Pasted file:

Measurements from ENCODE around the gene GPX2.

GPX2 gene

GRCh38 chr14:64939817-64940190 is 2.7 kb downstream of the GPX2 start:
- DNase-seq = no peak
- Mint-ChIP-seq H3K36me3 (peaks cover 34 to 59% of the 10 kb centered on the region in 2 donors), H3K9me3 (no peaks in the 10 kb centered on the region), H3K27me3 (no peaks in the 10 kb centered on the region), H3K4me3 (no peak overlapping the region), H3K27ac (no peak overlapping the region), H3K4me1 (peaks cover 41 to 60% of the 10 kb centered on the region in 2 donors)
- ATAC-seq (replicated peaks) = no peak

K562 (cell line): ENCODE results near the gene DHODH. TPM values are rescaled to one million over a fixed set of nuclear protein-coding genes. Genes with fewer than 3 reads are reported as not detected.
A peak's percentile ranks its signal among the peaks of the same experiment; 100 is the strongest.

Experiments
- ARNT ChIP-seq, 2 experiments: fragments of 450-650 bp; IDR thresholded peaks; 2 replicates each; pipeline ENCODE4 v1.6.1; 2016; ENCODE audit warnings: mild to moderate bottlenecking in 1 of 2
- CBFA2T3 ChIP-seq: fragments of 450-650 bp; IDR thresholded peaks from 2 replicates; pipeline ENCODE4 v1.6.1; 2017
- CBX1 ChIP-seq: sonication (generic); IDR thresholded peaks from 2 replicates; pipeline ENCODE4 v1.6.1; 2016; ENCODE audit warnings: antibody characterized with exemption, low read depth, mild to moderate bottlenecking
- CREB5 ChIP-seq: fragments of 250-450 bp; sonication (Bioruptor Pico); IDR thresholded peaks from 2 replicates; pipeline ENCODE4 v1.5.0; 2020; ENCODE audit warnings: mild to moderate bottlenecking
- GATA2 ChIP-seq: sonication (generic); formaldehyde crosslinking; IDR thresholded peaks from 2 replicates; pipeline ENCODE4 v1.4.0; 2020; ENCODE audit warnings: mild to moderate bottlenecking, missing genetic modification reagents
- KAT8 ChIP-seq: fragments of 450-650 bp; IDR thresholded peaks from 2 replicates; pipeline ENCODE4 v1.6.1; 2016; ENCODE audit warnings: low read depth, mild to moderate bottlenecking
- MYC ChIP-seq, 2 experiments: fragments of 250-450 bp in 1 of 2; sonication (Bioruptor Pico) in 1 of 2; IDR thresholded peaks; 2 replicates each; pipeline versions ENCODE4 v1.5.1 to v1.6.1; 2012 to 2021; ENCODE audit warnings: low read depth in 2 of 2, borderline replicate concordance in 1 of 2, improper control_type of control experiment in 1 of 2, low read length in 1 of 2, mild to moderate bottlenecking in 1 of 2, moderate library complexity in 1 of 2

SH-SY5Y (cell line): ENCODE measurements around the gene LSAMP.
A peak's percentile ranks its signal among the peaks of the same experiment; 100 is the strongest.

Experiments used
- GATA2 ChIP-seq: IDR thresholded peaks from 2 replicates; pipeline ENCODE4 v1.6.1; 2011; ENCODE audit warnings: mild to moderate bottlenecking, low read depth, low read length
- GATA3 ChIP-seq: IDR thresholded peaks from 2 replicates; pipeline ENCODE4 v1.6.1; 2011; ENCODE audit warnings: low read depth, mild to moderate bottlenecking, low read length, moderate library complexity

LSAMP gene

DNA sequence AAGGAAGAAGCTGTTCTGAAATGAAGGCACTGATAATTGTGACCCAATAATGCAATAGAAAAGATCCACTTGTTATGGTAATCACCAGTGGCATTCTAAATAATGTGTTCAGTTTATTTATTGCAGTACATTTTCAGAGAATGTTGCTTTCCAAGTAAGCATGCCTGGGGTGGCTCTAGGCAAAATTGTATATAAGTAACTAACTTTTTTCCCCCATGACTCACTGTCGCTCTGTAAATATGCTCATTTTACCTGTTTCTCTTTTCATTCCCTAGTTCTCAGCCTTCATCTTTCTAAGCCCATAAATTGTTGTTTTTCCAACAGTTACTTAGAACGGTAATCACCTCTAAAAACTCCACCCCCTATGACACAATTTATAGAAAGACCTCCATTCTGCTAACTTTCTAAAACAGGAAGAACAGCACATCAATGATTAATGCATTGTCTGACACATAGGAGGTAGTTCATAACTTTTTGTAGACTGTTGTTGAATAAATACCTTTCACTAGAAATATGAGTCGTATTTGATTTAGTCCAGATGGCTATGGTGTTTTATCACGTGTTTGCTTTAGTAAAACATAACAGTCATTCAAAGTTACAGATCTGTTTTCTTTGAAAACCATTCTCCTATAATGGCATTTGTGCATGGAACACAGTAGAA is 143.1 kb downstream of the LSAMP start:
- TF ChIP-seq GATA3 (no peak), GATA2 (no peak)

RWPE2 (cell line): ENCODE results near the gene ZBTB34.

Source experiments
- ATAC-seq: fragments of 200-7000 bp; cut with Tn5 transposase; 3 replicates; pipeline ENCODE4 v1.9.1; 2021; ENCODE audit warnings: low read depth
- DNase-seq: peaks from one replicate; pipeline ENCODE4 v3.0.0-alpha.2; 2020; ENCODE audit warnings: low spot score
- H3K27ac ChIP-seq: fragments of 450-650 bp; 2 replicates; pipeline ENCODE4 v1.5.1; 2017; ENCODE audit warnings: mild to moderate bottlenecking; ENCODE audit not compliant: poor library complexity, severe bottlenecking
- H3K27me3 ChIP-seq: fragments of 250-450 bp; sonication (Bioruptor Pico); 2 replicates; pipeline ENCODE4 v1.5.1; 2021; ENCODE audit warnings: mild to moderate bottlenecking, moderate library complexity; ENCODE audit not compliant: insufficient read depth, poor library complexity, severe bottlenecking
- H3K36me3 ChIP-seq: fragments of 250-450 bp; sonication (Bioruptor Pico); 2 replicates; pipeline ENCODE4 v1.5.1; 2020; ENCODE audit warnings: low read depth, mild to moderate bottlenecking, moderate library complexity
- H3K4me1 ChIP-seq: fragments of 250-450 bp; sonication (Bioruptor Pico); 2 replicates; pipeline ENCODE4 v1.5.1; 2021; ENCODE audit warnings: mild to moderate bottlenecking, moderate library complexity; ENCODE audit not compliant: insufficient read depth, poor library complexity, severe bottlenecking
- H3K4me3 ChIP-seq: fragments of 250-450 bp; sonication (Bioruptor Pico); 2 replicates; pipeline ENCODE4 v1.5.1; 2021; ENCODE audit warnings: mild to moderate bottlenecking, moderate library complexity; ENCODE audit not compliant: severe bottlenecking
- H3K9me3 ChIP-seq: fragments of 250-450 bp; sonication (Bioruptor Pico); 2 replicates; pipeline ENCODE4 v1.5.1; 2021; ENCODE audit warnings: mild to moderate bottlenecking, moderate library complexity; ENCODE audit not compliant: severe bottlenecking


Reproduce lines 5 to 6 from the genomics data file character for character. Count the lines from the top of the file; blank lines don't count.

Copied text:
- Mint-ChIP-seq H3K36me3 (peaks cover 34 to 59% of the 10 kb centered on the region in 2 donors), H3K9me3 (no peaks in the 10 kb centered on the region), H3K27me3 (no peaks in the 10 kb centered on the region), H3K4me3 (no peak overlapping the region), H3K27ac (no peak overlapping the region), H3K4me1 (peaks cover 41 to 60% of the 10 kb centered on the region in 2 donors)
- ATAC-seq (replicated peaks) = no peak